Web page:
It’s August! August is home to National Science Week and Children’s Book Week, so naturally it’s my favourite month of the year 🙂
It’s also busy, so I’ve been looking into the possibility of cloning myself, or at least, hiring someone who looks like me and can cook and clean as badly.
Can’t spot the difference? That’s because of science
This article, called Double Take, appeared in Helix magazine, and it dashes all my hopes of hiring my own stunt double. Unless we’re seen around 15-second apart, it won’t really work
Movie stars may be hired for their looks and skills, but stunt doubles are hired to jump from helicopters, fall from cliffs and explode from burning buildings.
A star and stunt double can have very different faces, so why can’t you tell them apart?
Researcher Alina Liberman found the answers are all in your head.
She says your brain deliberately blurs recently seen images in a process called perceptual pull, which helps you to recognise familiar faces.
“If we didn’t have this bias of seeing a face as the same from one moment to the next, our perception of people would be very confusing,” says Alina. “For example, a friend or relative would look like a completely different person with each turn of the head or change in light and shade.”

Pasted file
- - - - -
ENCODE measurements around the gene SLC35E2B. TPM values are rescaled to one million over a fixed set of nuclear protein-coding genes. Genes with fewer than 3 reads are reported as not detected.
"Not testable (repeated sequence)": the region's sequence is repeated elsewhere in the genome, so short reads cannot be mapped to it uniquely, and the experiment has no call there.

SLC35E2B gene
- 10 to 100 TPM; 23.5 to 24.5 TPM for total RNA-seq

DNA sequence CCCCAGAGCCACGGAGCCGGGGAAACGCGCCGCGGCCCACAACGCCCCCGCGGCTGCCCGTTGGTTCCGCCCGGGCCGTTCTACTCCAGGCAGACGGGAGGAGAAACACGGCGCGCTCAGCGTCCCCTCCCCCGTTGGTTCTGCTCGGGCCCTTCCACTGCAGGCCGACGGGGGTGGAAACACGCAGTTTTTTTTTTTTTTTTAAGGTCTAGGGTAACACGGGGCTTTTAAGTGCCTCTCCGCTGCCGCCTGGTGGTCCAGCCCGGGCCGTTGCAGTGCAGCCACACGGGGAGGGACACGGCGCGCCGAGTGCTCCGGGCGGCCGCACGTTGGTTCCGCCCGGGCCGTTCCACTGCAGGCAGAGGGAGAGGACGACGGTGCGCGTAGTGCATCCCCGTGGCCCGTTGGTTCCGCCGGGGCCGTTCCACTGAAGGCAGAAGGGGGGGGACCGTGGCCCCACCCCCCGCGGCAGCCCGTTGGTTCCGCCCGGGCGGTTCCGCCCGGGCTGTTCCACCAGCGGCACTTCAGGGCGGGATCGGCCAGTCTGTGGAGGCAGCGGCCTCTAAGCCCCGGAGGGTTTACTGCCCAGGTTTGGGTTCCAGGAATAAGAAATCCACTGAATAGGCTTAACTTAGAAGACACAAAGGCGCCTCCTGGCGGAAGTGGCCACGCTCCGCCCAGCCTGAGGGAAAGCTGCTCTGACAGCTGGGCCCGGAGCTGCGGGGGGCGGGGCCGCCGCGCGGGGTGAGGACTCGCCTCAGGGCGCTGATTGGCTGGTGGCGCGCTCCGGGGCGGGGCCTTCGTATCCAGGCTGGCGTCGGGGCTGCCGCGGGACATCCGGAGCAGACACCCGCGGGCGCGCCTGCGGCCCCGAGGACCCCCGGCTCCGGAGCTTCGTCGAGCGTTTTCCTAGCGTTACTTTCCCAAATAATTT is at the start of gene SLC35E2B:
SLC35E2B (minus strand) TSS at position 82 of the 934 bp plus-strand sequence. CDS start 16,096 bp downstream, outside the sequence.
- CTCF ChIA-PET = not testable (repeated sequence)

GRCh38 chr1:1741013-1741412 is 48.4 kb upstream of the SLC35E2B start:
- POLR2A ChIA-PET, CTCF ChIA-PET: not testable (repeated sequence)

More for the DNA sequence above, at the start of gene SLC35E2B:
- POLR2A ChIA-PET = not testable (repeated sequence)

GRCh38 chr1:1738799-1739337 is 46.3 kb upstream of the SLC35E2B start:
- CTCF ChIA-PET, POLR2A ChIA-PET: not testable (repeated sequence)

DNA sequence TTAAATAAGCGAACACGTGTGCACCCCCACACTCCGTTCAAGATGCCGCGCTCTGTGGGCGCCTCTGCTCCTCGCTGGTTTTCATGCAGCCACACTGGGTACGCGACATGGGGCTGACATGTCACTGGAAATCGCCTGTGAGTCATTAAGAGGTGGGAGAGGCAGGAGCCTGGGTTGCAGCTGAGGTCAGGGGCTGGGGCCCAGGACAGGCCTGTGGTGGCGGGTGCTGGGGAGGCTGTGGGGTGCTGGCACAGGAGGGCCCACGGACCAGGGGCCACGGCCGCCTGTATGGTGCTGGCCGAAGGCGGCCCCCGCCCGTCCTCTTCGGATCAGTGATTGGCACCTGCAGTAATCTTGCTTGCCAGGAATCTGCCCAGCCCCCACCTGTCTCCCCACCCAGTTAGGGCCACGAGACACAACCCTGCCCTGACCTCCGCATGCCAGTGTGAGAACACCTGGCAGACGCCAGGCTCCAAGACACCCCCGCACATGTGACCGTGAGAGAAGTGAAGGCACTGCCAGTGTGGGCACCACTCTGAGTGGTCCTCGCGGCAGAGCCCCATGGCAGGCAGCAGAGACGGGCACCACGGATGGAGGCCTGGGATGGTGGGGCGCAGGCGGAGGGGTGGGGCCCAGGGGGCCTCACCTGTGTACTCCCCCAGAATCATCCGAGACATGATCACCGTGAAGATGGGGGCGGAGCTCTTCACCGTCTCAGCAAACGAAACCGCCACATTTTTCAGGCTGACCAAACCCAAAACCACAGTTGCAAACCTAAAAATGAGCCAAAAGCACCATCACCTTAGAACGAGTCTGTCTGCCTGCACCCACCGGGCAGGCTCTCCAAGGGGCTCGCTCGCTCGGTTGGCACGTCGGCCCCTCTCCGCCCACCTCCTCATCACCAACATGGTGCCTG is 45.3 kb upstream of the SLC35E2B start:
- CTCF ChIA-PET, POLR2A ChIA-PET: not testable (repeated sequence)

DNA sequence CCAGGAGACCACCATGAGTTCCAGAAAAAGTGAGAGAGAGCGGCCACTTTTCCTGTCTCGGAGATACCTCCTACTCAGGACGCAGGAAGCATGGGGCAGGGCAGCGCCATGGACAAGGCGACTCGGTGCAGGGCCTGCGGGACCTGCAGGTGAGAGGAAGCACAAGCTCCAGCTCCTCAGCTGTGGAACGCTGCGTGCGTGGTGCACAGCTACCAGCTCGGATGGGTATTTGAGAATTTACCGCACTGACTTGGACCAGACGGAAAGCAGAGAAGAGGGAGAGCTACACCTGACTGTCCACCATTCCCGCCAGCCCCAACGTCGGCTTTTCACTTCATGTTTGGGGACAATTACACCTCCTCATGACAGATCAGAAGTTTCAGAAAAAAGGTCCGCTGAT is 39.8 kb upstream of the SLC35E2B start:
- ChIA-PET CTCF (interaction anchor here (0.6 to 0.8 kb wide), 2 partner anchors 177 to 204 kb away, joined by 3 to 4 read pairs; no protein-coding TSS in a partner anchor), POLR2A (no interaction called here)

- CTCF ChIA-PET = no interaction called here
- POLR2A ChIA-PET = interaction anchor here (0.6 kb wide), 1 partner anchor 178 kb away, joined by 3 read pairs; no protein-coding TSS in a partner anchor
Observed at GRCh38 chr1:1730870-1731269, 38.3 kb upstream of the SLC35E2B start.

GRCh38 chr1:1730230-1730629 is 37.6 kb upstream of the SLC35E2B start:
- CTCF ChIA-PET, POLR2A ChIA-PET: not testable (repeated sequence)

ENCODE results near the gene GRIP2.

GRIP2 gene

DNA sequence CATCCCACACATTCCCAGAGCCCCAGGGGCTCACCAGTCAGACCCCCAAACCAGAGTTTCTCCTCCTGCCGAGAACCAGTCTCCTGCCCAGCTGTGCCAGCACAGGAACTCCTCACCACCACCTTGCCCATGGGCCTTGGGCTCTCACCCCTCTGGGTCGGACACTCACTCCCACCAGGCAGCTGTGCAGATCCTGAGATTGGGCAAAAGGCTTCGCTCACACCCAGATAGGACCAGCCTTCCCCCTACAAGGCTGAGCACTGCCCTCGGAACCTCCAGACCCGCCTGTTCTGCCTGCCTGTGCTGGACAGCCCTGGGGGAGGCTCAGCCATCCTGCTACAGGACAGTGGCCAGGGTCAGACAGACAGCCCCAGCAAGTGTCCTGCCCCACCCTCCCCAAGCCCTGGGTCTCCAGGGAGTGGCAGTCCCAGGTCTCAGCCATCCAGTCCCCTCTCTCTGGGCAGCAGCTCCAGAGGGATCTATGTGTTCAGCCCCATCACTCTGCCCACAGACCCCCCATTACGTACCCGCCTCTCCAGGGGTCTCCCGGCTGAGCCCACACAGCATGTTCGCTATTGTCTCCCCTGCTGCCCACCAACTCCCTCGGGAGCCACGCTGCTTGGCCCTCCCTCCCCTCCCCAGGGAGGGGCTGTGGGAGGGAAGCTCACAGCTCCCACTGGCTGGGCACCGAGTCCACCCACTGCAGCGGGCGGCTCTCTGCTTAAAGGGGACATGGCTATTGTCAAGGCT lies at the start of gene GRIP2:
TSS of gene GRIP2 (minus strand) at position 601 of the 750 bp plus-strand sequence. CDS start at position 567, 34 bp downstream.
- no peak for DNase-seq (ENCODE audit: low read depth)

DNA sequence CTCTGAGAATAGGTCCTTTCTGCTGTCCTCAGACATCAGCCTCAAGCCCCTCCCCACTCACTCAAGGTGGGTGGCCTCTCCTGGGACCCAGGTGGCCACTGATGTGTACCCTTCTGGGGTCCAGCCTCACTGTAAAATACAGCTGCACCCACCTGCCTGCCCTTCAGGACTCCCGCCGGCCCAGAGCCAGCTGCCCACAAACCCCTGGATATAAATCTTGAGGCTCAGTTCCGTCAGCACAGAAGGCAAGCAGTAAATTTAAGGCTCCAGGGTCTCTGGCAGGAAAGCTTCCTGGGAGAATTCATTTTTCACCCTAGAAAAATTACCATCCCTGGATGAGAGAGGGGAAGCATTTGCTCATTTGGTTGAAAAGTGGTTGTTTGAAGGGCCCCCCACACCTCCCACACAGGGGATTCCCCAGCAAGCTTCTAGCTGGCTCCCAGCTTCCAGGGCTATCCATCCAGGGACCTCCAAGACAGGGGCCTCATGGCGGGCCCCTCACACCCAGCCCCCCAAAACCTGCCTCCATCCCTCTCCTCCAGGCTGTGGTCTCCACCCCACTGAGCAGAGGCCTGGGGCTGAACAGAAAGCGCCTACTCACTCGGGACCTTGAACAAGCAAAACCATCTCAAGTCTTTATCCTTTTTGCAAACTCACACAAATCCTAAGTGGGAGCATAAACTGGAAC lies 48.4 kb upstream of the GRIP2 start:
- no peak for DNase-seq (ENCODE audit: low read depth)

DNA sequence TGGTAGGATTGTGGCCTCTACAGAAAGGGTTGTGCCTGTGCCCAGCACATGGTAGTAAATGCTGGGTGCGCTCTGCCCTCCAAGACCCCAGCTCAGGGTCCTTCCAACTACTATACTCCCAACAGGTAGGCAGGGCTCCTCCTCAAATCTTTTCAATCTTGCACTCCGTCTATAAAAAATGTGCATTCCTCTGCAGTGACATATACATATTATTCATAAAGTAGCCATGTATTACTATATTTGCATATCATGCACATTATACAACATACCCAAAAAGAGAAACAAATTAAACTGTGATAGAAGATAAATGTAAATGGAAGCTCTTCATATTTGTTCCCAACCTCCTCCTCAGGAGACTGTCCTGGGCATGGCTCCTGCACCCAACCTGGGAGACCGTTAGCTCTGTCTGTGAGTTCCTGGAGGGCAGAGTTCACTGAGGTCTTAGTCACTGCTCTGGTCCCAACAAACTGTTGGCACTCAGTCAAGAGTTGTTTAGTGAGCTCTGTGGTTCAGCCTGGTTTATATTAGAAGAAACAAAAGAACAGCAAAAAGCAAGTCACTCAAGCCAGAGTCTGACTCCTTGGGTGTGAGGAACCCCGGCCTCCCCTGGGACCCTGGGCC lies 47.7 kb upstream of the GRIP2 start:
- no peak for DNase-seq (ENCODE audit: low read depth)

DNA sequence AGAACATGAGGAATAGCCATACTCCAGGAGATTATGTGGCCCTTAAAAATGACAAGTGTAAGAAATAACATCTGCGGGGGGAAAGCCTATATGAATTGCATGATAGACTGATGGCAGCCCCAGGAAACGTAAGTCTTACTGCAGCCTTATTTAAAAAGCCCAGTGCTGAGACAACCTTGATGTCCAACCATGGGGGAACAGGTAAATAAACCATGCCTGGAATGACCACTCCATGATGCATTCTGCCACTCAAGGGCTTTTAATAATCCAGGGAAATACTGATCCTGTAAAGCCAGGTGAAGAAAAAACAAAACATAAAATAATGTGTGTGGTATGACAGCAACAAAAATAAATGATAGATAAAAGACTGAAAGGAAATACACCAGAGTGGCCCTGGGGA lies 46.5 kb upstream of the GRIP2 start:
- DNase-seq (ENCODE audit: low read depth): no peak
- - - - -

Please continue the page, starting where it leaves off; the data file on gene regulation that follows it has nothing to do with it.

Thanks to perceptual pull, your brain morphs the effect of changing viewpoints, different lighting, blur and noise into a single idea of a particular face.
The connections it makes are especially strong when you see two or three similar faces within a 15-second time frame.
Alina tested perceptual pull in a study where participants had to pick a face that best matched a target face. Every time, they selected a face that combined the two target faces they’d most recently seen.
Here are some of the stunt doubles I’ve considered:
Hmmmm. Disturbing. I think I’ll just have to stop messing around on the internet and start doing some work instead 🙂 Happy August everyone!